Friday, January 2, 2009

Madness, Retardation and God

There is a significant difference between what could be, and what absolutely cannot be.

That is, at first blush, a statement about as profound as "the sky is blue." Perhaps a better statement would be that there is a significant difference between what probably isn't and what absolutely isn't.

Regardless, it's a statement that has always kept me away from being an atheist.

"My own suspicion is that the universe is not only queerer than we suppose, but queerer than we can suppose," is a quote that's been attributed to many but was, as far as I can tell, first said by the British-Indian geneticist J.B.S. Haldane.*

In a world where we've proved that things like black holes and quantum physics exist, the idea of some kind of being, even a transcendant being that defies "sensibility" is something that I cannot discount. It is something that could be, even if the evidence seems to be thus far against it.

Sam noted that my objection to a "transcendant, supernatural being who created the universe in 7 days" as being "fucking retarded" was primarily an objection to fundamentalism. Fair enough. I hold to science and sensibility over fundamentalism because science has proved that many of the beliefs held to strongly by fundamentalists (of every religion) simply cannot be. The sun absolutely does not revolve around the earth. The Earth was absolutely not created in 7, 24-hour days a few thousand years ago (though it's definitely possible to get into a more nuanced discussion about what place a creator could have in the process of evolution and the creation of the universe.)

This, in and of itself, is not an argument against the supernatural. Fundamentalists hold so strongly to these ideas because they've painted themselves into a corner by claiming that their various religious books contain no errors. Therefore, for them, proving that any part of their book is wrong really does defeat their religion.* For those with a more nuanced and mature view of faith, no such problem presents itself.

I still resist what Sam refers to as the "spooky stuff" though, because science and sensibility provides a much more satisfying explanation of my universe. I see no evidence of the spooky that cannot be explained by the mundane.

Humanity is destined to religiosity by a combination of madness and retardation. We developed intelligence that was significant enough that we were able to understand our own mortality, and we were forced (to avoid madness) to come up with a system of belief to defeat the crushing realization of our own impending deaths. Because, at the time, we were not advanced in our development (retarded if you will) we hit on the supernatural.

Again, do I believe that there is absolutely no place or possibility for a supernatural, transcendent being in our universe? No. This is something that could be, or at least has not been proved impossible. At the same time, however, my science and sensibility has slowly and steadily turned things that could be into things that absolutely cannot be.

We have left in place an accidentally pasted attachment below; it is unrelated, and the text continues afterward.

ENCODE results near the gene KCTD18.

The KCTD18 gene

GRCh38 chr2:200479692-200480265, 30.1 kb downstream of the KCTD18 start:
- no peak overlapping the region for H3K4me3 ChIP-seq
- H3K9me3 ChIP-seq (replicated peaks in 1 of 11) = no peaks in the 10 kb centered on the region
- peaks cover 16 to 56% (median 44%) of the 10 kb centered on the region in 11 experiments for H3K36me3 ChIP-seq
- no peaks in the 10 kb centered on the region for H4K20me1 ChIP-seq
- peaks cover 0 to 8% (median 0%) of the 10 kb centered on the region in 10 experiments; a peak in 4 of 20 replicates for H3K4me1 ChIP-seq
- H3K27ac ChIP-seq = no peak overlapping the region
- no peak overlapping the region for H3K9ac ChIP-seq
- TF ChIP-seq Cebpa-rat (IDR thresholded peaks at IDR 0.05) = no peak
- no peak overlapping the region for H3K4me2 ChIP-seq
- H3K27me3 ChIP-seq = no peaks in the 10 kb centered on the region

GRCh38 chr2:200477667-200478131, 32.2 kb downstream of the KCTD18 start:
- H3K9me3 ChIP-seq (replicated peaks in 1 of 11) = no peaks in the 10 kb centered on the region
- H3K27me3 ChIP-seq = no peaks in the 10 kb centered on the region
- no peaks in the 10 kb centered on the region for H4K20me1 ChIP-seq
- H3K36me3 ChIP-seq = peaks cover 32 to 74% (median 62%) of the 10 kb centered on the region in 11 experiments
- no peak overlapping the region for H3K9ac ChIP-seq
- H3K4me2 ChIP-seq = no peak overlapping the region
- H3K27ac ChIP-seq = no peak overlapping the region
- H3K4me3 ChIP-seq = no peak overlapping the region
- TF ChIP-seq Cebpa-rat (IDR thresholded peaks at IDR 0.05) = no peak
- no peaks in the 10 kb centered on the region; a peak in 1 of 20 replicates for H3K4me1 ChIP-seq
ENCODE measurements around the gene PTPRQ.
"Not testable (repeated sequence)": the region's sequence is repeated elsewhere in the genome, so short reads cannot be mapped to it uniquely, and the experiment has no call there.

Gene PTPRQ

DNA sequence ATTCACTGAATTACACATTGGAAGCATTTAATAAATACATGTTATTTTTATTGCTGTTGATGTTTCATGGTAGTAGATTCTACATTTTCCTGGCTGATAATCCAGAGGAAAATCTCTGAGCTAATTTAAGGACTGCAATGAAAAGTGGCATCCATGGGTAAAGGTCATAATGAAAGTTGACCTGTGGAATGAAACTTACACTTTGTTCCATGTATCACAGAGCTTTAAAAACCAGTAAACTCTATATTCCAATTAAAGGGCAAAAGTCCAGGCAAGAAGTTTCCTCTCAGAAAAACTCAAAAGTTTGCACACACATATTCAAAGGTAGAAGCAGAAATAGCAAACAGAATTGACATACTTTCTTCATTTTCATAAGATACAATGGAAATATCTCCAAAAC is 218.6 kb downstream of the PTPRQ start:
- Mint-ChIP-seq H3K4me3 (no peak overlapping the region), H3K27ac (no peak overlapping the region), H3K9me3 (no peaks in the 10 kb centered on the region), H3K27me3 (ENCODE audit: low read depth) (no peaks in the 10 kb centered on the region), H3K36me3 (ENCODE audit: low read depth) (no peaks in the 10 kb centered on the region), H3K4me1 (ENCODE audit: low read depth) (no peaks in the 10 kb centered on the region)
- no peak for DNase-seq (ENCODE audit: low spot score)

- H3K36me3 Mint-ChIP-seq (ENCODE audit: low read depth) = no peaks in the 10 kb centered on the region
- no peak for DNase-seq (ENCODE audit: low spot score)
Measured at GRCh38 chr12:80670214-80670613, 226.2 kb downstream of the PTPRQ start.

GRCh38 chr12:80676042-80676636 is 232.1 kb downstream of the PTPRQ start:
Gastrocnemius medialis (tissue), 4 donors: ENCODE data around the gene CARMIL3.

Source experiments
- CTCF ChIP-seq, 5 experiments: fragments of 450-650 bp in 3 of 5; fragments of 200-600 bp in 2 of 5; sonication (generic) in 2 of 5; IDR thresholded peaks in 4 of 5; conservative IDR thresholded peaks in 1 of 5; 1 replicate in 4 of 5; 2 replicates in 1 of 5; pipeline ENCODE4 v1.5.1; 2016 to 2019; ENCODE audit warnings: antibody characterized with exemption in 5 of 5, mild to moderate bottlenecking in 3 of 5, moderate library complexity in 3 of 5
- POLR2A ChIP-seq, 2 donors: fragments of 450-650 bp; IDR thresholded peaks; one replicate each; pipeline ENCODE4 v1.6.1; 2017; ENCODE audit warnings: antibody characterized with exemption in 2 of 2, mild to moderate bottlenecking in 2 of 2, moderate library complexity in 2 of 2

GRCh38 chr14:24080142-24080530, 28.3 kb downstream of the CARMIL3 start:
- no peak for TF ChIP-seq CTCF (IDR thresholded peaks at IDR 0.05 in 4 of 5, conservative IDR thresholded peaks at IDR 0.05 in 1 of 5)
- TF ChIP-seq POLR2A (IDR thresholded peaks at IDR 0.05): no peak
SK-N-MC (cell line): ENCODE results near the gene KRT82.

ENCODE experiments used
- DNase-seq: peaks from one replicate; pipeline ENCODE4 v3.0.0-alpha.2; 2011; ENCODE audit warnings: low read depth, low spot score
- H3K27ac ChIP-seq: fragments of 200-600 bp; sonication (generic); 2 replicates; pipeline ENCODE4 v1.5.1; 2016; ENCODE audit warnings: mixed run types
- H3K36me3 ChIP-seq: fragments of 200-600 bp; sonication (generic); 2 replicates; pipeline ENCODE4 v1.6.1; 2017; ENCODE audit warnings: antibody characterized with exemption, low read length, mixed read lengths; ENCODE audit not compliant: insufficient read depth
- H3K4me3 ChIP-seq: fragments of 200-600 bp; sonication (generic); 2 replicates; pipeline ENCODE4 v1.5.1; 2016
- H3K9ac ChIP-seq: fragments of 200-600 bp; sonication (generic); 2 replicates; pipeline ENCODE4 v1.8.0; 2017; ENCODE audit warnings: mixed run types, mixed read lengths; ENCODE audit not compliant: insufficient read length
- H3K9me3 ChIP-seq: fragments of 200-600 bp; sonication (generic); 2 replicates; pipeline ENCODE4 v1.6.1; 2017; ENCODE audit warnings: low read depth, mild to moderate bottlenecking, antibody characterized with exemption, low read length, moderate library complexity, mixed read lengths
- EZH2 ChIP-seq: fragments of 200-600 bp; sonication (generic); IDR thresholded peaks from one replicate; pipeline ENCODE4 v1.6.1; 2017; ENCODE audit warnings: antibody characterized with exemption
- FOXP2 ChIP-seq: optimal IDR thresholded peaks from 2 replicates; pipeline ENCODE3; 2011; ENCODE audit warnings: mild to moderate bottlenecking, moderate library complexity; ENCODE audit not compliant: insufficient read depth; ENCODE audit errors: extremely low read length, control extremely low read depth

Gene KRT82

There are two other categories of supernatural that you never seem to defend. Ghosts and other people's gods. My science defeats them too (though I, once again, can't say for sure they don't exist), and yet I see no impassioned defense. Could it be because you have no stake in spectres or Zeus?

* Amusingly, though not relevantly, Haldane has also been quoted as saying that the only thing one could deduce about the mind of God from looking at creation was that the creator had an "inordinate fondness for beetles."
**Though, interestingly, most of those who fight so strongly against the idea of evolution seem to let the whole heliocentric thing slide. Not to mention the flat earth.


samrocha said...

Bravo, Adam! I will be back, must go play some jazz...

brogonzo said...

It's that old tricky thing about proving a negative, which is impossible.

So, okay, there may be people in the world who believe in leprechauns. I can't definitively prove they don't exist. But I certainly don't have to act as if they actually might -- their existence is improbable enough that I might as well go about my life under the assumption that they don't. I'm not going to tell people who do believe in leprechauns that they're not allowed to do so, but I'm going to be cautious about taking their viewpoints seriously.

So too goes God. The worldview available through science works well enough without him, and "evidence" supporting his existence comes in the form of bronze-age books (which are heavily edited) and hearsay from hysterical, credulous loonies. As far as I'm concerned, the whole thing works very well without the creator-God assumption, and certainly without the tenant mental gymnastics required to make it make sense. I'll be happy to change my mind should some clear evidence present itself, but until then, no thanks.